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For a few moments on the night of February 6 in the garish surroundings of the Houston Astrodome, Muhammad Ali may seem to teeter on the edge of defeat by Ernie Terrell, the WBA champion of the boxing world who is challenging him for the real world-heavyweight title. But Terrell's dream of an undenied championship will be short-lived. Between perhaps the seventh and ninth rounds of the fight, Muhammad will knock him out.
Physically, Terrell is the most formidable opponent Ali has met since his knockout of Sonny Liston in Lewiston, Me. on May 25, 1965. Though taller than most heavyweights, he is a solid man equipped with the tools needed to fashion a victory: confidence, a long, jolting left hand, the ability to fight well and destructively inside and the capability of accepting a hard punch to the head without coming apart. So much for the credit side. Unfortunately, Terrell, like so many of his predecessors, cannot hope to equal Ali in hitting speed or speed afoot. Unfortunately, too, he is a high-strung, nervous man.
"He's the scariest heavyweight I ever saw," a fight manager said not long ago. "I don't mean he's afraid. But he's so tense before a fight that when he walks down the aisle to the ring he's used up so much energy it's about the same as if he had gone six rounds already. So he runs out of gas after maybe seven rounds. Then he can't keep that long left hand up or out, and he can be hit over it. That can be a disaster against Clay."
Curiously enough, Terrell may be more confident against Clay than he has been against less formidable foes. His confidence stems from a previous experience in the ring with the champion. Back in 1962 Terrell was a sparring partner for Clay when the latter was preparing for a bout with another heavyweight—Don Warner. Jimmy Jacobs, the world four-wall handball champion, who has possibly the most comprehensive collection of fight pictures in the world, filmed a few rounds of the two fighters working together in the Fifth Street Gym in Miami Beach, and the film shows that Terrell bullied Clay. Much bigger and stronger, he hit Clay often with his left and sometimes crowded Clay into a corner, where he ripped him with damaging punches to the belly.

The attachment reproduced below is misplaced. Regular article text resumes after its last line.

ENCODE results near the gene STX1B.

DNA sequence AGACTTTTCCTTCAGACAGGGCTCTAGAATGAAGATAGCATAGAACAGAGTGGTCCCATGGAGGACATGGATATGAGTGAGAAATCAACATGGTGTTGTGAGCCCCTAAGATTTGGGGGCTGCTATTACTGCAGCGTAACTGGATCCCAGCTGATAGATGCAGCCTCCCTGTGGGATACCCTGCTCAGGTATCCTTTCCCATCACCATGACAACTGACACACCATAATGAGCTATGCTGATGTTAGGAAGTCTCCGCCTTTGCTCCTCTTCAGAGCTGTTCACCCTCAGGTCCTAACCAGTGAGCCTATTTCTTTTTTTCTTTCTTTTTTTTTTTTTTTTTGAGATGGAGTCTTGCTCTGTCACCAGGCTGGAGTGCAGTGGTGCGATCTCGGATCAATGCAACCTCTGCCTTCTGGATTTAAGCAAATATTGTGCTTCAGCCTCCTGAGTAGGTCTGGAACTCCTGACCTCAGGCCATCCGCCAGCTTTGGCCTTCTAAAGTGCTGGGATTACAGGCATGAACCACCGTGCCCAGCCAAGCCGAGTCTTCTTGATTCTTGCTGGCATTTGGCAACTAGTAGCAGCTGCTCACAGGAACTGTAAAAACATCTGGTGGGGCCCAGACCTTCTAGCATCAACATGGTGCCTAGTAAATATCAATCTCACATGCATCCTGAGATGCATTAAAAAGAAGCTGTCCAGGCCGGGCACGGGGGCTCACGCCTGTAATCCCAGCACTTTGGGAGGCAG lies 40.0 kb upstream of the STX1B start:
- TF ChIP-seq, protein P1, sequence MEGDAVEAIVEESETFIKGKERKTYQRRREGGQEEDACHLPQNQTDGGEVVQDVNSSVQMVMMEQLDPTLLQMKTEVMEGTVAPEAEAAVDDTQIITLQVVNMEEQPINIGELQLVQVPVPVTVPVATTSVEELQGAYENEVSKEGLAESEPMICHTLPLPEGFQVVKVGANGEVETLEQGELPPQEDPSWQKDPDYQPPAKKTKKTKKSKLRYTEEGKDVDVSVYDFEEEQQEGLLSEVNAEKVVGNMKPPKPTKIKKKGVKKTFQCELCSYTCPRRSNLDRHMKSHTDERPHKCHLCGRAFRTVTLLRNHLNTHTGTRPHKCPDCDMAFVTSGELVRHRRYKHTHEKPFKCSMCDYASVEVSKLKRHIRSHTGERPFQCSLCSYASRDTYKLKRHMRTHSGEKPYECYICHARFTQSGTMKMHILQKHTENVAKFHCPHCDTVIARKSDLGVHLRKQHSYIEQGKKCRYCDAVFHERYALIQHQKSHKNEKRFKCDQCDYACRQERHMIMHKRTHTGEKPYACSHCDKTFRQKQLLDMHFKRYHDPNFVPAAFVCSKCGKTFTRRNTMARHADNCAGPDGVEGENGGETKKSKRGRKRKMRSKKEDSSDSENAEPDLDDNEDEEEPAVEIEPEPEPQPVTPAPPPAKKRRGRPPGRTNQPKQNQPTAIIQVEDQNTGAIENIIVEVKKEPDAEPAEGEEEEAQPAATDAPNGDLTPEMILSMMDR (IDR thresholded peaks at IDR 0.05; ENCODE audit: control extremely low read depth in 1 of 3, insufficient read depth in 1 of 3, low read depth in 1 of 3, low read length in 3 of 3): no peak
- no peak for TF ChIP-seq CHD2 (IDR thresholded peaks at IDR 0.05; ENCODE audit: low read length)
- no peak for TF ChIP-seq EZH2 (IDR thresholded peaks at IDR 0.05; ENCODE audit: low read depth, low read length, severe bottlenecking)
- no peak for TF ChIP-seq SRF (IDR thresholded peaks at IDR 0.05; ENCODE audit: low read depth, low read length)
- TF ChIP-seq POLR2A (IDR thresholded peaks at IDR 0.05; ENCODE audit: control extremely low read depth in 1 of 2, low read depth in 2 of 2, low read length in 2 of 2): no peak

"Eighty-six," said Angelo Dundee, his manager. "You were pretty green. You weren't the same fighter. But the pictures don't show everything. You remember you bombed him later."
Whether Angelo's version of what happened is accurate or not, Clay did not keep Terrell around for long.
"They cut him off," says Sam Solomon, who trains Terrell. "He called me in Chicago from Miami Beach and said they cut off his hotel money and wouldn't pay him eating money, and he needed something to get home. I guess that shows how they felt about him."
Terrell has his own interpretation of his relationship to Clay—then and now. It is a good box-office interpretation, and Terrell may even believe it. "I wasn't the same fighter then," he says. "I didn't have the left hand I have now. I couldn't hurt people with it. He was a punk then, and he's a punk now. He wasn't a complete fighter then, and he's not a complete fighter now. He's where he is because of management. They made sure he never fought a tough fighter.
"Sure, he's fought the same names I've fought, but he didn't fight the same bodies. Liston was a good fighter once, but he had to be 45 when Clay beat him. Patterson was far past his prime. Clay specializes in has-beens, old men and nothings. I fought all the tough guys when they were still tough, and every fight was life or death for me. I don't want to take anything away from him. I'm not saying all his fights were setups, but they were smart picks by his managers. No tough fights.